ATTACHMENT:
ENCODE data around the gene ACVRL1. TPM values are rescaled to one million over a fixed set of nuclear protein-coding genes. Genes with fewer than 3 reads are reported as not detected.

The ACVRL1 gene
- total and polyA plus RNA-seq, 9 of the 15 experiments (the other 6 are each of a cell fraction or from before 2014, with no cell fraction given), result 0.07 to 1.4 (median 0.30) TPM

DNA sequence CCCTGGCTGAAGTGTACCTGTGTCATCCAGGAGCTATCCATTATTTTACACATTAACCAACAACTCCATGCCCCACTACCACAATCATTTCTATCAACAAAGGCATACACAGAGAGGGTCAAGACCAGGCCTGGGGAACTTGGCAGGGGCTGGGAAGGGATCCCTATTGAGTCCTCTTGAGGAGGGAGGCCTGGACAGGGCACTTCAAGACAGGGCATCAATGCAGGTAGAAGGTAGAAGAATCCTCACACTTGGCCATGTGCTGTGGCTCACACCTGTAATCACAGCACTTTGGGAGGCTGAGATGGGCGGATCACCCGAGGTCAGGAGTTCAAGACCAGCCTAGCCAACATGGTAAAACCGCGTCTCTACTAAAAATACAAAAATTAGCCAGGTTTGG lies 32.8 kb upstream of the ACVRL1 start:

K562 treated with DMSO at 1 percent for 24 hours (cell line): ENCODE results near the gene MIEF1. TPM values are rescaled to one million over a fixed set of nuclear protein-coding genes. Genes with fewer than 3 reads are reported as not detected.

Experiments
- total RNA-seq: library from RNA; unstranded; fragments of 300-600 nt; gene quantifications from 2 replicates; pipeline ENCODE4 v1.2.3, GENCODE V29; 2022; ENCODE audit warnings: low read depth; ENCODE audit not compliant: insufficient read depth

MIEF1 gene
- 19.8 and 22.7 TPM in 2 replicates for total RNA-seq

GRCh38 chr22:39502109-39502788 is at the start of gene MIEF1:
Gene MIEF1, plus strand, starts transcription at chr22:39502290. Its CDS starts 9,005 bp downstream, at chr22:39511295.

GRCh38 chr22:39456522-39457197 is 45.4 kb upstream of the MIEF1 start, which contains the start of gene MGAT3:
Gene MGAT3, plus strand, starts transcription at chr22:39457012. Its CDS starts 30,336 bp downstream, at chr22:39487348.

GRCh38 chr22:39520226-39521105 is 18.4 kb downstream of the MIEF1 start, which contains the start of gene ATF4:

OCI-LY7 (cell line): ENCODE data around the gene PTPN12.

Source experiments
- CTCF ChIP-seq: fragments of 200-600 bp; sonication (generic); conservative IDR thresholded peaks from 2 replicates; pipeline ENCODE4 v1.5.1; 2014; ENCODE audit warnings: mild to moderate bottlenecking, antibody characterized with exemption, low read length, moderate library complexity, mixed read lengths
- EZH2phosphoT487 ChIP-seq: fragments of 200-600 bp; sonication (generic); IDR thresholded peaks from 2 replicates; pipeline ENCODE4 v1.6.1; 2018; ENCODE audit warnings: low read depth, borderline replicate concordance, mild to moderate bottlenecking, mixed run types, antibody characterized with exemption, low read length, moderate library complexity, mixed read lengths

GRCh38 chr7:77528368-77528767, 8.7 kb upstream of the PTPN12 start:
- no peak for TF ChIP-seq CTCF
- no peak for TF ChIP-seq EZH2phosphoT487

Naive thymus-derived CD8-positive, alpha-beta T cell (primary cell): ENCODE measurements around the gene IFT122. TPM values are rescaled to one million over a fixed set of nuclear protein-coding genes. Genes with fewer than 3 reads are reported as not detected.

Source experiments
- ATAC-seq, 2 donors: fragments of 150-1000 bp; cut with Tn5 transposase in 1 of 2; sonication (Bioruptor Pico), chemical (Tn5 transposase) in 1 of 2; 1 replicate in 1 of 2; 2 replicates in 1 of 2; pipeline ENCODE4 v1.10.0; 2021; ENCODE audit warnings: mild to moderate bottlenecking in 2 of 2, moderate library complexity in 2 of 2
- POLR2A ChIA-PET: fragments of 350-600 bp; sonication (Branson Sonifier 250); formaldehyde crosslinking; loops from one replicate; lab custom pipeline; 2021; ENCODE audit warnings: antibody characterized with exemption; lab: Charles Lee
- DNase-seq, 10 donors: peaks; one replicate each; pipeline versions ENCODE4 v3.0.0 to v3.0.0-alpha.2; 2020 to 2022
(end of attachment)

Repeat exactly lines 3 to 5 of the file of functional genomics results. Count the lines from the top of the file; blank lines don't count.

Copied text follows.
- total and polyA plus RNA-seq, 9 of the 15 experiments (the other 6 are each of a cell fraction or from before 2014, with no cell fraction given), result 0.07 to 1.4 (median 0.30) TPM

DNA sequence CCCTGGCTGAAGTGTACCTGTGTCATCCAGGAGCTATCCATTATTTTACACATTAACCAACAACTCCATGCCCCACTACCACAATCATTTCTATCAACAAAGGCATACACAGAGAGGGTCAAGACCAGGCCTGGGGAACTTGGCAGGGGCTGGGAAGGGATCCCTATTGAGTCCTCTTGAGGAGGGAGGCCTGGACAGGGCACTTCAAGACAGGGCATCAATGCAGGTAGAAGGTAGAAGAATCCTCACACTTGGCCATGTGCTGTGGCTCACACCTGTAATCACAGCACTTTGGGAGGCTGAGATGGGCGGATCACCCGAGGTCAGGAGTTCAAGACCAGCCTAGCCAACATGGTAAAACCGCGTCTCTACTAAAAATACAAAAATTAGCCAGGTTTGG lies 32.8 kb upstream of the ACVRL1 start:

K562 treated with DMSO at 1 percent for 24 hours (cell line): ENCODE results near the gene MIEF1. TPM values are rescaled to one million over a fixed set of nuclear protein-coding genes. Genes with fewer than 3 reads are reported as not detected.